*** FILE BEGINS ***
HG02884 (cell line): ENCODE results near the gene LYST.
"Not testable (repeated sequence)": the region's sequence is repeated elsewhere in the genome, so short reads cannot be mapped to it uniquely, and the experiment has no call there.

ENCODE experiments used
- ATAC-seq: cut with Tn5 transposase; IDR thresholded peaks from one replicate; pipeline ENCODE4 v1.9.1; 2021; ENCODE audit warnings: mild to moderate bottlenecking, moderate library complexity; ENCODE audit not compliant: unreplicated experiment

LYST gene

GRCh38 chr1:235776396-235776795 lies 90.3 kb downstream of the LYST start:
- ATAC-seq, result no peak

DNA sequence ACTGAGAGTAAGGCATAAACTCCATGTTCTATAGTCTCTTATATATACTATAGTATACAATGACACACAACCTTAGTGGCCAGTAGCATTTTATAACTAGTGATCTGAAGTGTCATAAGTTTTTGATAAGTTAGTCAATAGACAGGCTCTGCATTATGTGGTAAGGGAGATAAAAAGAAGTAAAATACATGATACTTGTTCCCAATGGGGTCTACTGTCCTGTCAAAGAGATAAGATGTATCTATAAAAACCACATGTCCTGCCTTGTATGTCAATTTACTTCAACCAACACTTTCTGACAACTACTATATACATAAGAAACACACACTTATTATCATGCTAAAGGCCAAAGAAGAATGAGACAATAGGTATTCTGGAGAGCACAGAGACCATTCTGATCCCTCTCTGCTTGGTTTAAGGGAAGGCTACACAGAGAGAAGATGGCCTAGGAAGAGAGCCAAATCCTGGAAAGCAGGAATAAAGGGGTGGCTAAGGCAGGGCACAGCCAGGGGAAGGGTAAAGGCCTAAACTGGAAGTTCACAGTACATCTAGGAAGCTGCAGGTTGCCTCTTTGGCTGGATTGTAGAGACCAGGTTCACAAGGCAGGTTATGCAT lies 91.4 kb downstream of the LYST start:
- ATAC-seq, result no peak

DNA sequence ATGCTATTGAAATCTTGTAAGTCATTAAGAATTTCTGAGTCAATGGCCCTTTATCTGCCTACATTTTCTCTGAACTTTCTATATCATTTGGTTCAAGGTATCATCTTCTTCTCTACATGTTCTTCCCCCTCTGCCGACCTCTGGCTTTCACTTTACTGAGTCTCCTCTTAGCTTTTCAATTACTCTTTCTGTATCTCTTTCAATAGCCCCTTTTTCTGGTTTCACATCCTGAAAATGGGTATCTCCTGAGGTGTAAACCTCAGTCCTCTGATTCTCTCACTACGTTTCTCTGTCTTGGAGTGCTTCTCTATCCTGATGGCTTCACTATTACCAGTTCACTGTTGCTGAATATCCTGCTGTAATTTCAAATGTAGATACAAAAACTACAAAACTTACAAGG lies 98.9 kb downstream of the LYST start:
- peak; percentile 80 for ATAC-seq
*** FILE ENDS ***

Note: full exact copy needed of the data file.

HG02884 (cell line): ENCODE results near the gene LYST.
"Not testable (repeated sequence)": the region's sequence is repeated elsewhere in the genome, so short reads cannot be mapped to it uniquely, and the experiment has no call there.

ENCODE experiments used
- ATAC-seq: cut with Tn5 transposase; IDR thresholded peaks from one replicate; pipeline ENCODE4 v1.9.1; 2021; ENCODE audit warnings: mild to moderate bottlenecking, moderate library complexity; ENCODE audit not compliant: unreplicated experiment

LYST gene

GRCh38 chr1:235776396-235776795 lies 90.3 kb downstream of the LYST start:
- ATAC-seq, result no peak

DNA sequence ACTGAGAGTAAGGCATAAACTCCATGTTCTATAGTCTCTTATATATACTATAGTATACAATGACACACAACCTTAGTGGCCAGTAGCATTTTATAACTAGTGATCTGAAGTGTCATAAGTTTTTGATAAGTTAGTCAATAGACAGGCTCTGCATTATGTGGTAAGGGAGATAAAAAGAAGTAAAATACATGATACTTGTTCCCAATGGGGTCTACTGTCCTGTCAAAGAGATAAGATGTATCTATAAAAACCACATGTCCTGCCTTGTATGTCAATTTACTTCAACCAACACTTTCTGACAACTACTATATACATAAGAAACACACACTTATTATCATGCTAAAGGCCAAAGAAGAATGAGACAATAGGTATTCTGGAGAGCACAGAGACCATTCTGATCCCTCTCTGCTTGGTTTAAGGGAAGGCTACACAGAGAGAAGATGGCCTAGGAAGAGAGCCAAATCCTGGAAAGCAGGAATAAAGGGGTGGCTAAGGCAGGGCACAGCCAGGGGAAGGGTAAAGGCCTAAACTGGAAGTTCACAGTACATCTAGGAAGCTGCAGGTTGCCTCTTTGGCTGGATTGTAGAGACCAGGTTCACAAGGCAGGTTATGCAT lies 91.4 kb downstream of the LYST start:
- ATAC-seq, result no peak

DNA sequence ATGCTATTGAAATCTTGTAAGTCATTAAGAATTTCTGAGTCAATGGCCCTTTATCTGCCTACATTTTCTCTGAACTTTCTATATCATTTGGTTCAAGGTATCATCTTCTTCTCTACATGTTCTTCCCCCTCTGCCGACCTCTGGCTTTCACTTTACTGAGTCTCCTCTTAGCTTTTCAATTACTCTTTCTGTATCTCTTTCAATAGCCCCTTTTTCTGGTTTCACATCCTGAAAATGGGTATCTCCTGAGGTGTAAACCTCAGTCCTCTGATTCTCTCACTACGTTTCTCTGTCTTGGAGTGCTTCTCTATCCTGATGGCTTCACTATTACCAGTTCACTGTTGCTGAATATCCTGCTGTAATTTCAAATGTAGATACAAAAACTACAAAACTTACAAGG lies 98.9 kb downstream of the LYST start:
- peak; percentile 80 for ATAC-seq